Documentary film festival in Salford remembers the miners’ strike

Article published: Saturday, May 10th 2014

The Working Class Movement Library (WCML) in Salford hosts a free mini film festival to mark the 30th anniversary of the miners’ strike. ‘Last Cage Down’ consists of three documentaries themed around the miners’ strike and runs from 12 to 14 May.

Agecroft 1 miners going to work

Miners at their last shift at the Agecroft Colliery in the Irwell Valley. Photo by Mary Lorraine McHugh, courtesy of Salford Local History Library

The opening film on Monday will be ‘The Road to Drumleman: Memories of the Argyll Colliery’, telling the story of brotherhood at the Argyll Colliery (1947-1967). When her father, a former shot firer at the pit, died, filmmaker and artist Jan Nimmo sought out the men who had worked alongside him to piece together the story of Scotland’s most remote coal mine. Nimmo’s husband will introduce the film.

The French film ‘The Last Strike’ (La Dernière Grève) is shown on Tuesday. A French TV crew came to St Helen’s in 1984 and made a film that focuses on the solidarity of Lancashire miners and the key role women played in the strike. It has been described as one the best films made about the strike. Dave Douglass, a National Union of Mineworkers (NUM) activist known as ‘Danny the Red’, will introduce the film and talk about his experiences of the strike after the screening.

Wednesday’s film ‘Last Pit in the Valley’ is part of the Salford-based Irwell Valley Mining Project and tells the story of the Agecroft Colliery which existed until the early Nineties. Situated just three miles away from Manchester city centre, the pit disappeared off the face of the earth after its closure. People from the Irwell Valley Mining Project will introduce the film and explain the importance of keeping the memory of Salford’s last pit alive.

WCML manager Lynette Cawthra organised the library’s second ever film festival: “We wanted to keep the momentum going and organise another festival after the first one last year was a success.”

In addition to the films, on Wednesday 14 May at 2pm Mark Metcalf from the Orgreave Truth and Justice Campaign will talk about the campaign’s determination to seek truth and justice for the miners victimised by the police at the Orgreave Coking Plant, South Yorkshire, during that key event in the strike in June 1984. The free lecture is the first in a new series of Wednesday afternoon talks.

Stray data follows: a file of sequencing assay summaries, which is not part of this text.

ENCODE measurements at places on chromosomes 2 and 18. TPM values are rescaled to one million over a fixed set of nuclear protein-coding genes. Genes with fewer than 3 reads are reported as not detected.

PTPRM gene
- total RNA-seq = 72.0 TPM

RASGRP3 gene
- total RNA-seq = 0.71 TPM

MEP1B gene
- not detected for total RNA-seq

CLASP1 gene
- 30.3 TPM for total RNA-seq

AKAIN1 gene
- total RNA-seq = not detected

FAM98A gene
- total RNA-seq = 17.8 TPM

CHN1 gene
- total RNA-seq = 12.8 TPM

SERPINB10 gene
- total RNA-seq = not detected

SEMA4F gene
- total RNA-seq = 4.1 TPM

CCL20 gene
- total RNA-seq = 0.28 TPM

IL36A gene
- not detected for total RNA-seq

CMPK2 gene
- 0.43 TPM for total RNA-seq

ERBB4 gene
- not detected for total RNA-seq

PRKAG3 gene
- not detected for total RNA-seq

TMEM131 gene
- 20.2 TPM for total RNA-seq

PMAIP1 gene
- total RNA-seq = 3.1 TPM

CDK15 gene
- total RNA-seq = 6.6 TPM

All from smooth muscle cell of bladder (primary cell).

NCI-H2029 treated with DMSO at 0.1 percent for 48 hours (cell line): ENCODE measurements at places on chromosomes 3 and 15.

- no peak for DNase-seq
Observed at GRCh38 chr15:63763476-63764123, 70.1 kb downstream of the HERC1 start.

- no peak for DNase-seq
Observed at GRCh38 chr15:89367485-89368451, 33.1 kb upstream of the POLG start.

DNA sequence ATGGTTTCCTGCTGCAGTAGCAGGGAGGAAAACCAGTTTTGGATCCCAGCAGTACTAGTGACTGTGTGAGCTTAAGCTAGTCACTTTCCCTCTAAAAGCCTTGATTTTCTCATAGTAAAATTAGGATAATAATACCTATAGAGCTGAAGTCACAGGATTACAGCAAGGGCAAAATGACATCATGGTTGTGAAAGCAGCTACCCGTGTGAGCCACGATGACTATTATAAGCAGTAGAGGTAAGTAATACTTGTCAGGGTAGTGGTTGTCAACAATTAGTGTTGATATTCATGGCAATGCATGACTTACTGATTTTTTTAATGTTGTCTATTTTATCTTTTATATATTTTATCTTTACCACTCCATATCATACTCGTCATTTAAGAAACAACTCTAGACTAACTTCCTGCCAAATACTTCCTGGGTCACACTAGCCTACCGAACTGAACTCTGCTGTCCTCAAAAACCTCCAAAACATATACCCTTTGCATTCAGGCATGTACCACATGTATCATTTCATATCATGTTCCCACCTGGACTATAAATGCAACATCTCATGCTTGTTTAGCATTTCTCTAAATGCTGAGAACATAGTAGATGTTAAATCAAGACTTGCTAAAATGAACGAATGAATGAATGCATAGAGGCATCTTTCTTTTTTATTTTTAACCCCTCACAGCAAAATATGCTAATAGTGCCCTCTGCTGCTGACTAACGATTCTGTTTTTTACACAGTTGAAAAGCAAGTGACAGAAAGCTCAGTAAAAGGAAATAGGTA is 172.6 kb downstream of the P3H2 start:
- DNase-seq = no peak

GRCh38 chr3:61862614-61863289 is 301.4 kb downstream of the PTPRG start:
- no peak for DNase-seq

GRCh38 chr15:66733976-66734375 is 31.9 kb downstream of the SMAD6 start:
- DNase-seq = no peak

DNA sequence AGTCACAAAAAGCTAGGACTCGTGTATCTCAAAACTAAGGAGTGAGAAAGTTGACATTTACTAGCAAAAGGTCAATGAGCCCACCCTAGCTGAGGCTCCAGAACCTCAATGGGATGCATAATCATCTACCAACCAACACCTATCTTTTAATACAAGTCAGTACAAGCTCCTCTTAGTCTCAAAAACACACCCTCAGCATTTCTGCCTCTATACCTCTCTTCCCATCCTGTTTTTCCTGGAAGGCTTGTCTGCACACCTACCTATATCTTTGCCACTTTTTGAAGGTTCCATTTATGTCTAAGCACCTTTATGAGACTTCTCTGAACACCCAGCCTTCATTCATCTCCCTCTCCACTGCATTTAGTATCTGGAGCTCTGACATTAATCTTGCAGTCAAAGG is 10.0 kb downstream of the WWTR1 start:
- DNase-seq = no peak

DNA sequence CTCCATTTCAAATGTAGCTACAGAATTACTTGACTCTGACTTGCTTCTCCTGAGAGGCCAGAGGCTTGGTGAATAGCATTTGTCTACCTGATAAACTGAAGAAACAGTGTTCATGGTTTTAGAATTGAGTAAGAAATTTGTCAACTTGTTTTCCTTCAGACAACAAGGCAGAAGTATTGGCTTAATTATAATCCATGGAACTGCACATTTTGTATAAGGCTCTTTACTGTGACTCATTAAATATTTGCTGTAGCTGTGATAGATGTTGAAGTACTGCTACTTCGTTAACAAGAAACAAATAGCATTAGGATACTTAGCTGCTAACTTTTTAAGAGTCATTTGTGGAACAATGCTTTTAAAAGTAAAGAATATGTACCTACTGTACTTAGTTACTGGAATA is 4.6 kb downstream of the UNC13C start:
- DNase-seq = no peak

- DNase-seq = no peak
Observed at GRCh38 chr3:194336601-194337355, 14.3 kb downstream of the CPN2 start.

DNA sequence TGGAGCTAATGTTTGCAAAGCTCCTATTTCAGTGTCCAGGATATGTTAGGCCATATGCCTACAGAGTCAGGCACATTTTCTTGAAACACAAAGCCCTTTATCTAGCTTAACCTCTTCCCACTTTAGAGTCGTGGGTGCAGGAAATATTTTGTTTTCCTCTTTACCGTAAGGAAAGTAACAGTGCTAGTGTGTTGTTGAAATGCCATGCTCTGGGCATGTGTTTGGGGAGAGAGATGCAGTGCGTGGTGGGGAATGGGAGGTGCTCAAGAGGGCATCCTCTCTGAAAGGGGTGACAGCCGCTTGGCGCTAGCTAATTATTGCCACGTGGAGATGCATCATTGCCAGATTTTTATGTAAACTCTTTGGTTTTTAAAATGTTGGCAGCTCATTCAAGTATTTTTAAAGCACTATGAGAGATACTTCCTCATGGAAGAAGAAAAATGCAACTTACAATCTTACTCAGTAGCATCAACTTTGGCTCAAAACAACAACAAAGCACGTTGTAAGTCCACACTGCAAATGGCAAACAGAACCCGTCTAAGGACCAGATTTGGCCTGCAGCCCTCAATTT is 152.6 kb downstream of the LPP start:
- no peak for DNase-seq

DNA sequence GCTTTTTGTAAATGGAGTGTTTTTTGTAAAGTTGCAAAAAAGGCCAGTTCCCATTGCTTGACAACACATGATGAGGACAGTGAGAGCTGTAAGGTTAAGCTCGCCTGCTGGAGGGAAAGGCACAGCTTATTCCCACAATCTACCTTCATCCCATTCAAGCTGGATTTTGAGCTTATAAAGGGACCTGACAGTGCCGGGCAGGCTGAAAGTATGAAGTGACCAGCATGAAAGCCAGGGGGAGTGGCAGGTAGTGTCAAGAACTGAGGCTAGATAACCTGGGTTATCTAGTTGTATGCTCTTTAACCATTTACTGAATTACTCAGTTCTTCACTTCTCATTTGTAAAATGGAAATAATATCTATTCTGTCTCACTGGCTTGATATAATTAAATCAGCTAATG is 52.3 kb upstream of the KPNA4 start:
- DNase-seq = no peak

Cawthra says: “It’s important to us that the events are all free, as are the majority of our events. We want people to know that we’re here, open for them to use and want to spread the word as widely as possible.”

The film festival is leading up to the Manchester After Hours event at the library on Thursday: ‘Testing the Echo – is that Paul Robeson singing on the stairs?’ is a free event on 15 May from 5 to 8pm. Tayo Aluko, acclaimed interpreter of Robeson’s songs and life, muses on extraordinary tales such as Robeson’s links with Welsh miners, while historical ballad singer Jennifer Reid will perform broadside ballads on mining and industrialisation. Visitors are invited to experience the amazing acoustic of the library.

Find more info about the film festival here. All the screenings start at 7pm, are free and include free popcorn.

The Working Class Movement Library is on 51 The Crescent, Salford, M5 4WX. Phone: 0161 736 3601. Opening hours are Tuesday – Friday 10am to 5pm, every third Saturday from 10am to 4pm.

More: Culture, Manchester, Screen


  1. We owe a great debt to the Miners.
    They were only beaten by the dirty tactics of the real ‘ Enemy within ‘ –
    Thatchers evil tory government , and their corrupt allies ,corrupt MI5 , corrupt police thugs liars and perjurers , corrupt judiciary , corrupt press .
    Never forgotton , never forgiven .

    Arthur was right .

    Comment by Dan on May 31, 2014 at 12:13 pm
  2. If only the Miners and their allies had won .
    Society would have been transformed for the benefit of citizens.

    Have we not all had enough of the corrupt misrule of the tory filth ?
    Have we not had enough of corrupt exploiting employers ?

    Comment by Anne on June 12, 2014 at 5:17 pm
  3. Agree with you both.
    We now exist in a dystopian hell .

    Comment by jib on August 4, 2014 at 5:18 pm

The comments are closed.